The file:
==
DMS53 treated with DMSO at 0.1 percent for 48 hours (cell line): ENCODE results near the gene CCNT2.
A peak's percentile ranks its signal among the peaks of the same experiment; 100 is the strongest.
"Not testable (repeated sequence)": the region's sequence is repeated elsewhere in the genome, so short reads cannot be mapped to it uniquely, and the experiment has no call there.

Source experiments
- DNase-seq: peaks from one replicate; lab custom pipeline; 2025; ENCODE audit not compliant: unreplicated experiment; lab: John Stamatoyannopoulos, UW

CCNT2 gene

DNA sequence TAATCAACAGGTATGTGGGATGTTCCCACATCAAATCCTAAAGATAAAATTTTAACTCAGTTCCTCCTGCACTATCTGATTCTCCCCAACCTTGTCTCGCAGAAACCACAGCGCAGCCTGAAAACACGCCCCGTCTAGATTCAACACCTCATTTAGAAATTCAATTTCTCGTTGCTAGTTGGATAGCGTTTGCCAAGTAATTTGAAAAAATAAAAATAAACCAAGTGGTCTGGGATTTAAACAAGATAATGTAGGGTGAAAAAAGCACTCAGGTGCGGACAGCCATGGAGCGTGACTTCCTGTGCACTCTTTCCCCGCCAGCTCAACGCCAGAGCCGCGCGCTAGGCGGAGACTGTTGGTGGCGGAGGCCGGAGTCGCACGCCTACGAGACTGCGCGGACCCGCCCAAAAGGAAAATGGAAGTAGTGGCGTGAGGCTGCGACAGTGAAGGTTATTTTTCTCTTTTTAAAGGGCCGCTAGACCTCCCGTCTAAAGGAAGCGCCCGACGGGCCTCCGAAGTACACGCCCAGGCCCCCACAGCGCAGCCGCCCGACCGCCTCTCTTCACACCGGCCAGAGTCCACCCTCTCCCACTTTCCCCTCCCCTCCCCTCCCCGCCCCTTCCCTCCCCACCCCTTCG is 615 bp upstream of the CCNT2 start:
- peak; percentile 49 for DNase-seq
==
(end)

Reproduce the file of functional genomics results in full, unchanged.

DMS53 treated with DMSO at 0.1 percent for 48 hours (cell line): ENCODE results near the gene CCNT2.
A peak's percentile ranks its signal among the peaks of the same experiment; 100 is the strongest.
"Not testable (repeated sequence)": the region's sequence is repeated elsewhere in the genome, so short reads cannot be mapped to it uniquely, and the experiment has no call there.

Source experiments
- DNase-seq: peaks from one replicate; lab custom pipeline; 2025; ENCODE audit not compliant: unreplicated experiment; lab: John Stamatoyannopoulos, UW

CCNT2 gene

DNA sequence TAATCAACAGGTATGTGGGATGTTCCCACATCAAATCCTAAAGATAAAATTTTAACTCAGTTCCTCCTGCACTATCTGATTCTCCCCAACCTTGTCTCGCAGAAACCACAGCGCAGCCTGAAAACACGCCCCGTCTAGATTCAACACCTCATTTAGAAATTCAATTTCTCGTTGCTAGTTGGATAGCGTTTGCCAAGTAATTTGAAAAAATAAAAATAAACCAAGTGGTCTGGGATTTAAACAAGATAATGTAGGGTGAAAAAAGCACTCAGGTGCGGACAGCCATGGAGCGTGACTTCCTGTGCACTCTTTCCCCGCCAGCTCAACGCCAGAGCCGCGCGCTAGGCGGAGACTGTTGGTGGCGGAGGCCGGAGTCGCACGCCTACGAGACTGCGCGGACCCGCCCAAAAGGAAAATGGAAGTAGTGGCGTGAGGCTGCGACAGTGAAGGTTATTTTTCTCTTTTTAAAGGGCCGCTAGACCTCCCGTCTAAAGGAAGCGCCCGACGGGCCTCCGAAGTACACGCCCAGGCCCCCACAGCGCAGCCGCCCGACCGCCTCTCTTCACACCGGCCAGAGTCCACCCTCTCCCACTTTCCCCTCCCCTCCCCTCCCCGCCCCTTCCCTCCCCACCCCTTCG is 615 bp upstream of the CCNT2 start:
- peak; percentile 49 for DNase-seq